Minimum Wage

Shea Sullivan
A new year brings new wages for Ohio workers. While the federal minimum wage is set at $7.25, minimum wage in Ohio has increased from $8.30 to $8.55, and jobs which rely heavily on tips can expect an increase from $4.15 to $4.30.
This news is certainly positive for those working low wage jobs, especially for younger generations. A raise of 25 cents may not seem like much, but every penny matters on a paycheck.
Talk of a minimum wage increase started in 2006, when Ohio voters passed a constitutional amendment to increase the wage by the rate of inflation, according to Cleveland.com.
However, not everyone currently making minimum wage can count on their hourly pay to go up. According to the Ohio Manufacturers’ Association (OMA), the increase only applies to businesses making an annual gross receipt of more than $314,000 per year.
Although this raise seems promising and beneficial at first, some feel that the raise is too little to make any big change, and might cause more harm than good.
“I feel like raising minimum wage might help for awhile, but then everything will even out so it seems kind of pointless,” junior Audrey Stone said.
Others feel that since the majority of younger adults or first time workers are the ones working minimum wage jobs, then the pay increase is not worth some consequences they believe will follow..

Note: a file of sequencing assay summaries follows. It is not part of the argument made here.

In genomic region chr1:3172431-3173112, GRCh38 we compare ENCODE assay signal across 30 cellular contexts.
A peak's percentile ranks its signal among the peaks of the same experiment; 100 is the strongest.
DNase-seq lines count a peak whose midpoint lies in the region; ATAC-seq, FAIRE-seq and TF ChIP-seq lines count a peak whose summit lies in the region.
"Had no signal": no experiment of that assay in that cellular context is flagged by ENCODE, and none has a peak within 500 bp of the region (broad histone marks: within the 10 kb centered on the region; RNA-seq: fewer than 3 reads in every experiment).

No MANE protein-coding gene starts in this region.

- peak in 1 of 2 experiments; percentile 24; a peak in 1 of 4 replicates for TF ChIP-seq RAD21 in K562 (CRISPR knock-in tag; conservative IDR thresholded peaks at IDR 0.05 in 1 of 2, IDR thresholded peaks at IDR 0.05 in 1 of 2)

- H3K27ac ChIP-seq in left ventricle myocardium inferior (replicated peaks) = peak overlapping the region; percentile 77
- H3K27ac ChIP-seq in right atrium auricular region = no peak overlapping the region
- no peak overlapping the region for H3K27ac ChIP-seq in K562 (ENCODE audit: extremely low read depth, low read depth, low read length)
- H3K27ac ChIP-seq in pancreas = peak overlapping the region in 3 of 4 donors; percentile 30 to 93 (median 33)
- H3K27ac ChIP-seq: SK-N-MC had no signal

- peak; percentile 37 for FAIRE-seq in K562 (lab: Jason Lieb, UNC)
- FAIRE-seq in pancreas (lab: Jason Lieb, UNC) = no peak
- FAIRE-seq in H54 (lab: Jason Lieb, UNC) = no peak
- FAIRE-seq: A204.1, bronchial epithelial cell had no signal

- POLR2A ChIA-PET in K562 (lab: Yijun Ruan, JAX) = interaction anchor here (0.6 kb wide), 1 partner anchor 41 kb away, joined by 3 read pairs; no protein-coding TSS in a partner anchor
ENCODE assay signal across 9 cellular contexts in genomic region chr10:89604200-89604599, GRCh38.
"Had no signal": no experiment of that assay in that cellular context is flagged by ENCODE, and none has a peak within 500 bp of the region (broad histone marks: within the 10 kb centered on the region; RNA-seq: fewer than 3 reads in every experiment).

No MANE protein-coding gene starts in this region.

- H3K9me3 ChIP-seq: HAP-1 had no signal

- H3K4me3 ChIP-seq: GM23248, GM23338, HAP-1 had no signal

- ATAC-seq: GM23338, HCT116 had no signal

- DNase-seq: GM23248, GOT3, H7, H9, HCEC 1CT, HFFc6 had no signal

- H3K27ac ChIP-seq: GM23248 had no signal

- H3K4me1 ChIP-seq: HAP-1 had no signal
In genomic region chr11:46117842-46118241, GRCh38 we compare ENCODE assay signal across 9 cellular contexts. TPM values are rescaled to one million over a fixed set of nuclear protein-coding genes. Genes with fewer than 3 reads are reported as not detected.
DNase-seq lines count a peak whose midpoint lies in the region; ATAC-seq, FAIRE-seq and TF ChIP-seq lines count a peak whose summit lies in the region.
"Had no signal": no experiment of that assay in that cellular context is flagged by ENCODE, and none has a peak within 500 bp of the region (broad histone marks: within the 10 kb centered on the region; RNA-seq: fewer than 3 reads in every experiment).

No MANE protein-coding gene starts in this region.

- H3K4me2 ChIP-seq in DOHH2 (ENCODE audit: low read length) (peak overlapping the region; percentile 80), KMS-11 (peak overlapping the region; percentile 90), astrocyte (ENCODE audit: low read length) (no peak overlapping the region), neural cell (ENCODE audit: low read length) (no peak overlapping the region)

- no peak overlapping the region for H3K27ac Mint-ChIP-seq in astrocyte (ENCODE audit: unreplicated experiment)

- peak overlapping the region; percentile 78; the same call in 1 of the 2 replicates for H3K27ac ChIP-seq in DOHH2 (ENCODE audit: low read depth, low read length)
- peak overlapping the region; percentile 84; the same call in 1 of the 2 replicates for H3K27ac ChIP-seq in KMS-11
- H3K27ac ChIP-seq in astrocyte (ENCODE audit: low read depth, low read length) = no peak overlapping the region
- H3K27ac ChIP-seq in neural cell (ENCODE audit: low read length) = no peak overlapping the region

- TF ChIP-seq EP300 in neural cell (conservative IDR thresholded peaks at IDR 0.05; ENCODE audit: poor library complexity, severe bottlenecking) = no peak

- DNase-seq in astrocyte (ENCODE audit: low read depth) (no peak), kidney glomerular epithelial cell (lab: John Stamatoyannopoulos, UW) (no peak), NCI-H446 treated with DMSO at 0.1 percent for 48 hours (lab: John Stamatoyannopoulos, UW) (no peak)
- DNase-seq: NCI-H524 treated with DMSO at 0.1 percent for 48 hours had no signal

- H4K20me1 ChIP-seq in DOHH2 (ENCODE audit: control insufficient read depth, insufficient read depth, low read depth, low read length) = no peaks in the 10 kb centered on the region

“I think that minimum wage jobs were meant for teenagers and other first time jobs, so it’s nice, but I feel like increasing the money too much will cause more problems such as inflation and tax increase,” junior Kaleigh Bozick said.
Yet many people still feel that the raise will be an asset in the long term, and also pushes progress in Ohio, considering that surrounding states like Indiana and Kentucky still have their minimum wage set at the federal line of $7.25.
“I personally think the increase is good. For high school students, a 25 cents increase can be a big deal considering most of us do not have a lot of expensive bills to pay,” junior Shelby Burgess said.
Even with differing opinions surrounding this topic, one thing everyone can do no matter their wage, is continue to work hard and hope it pays off. Experts will have to see if the wage increase hurts or helps the state economy in the months to come.

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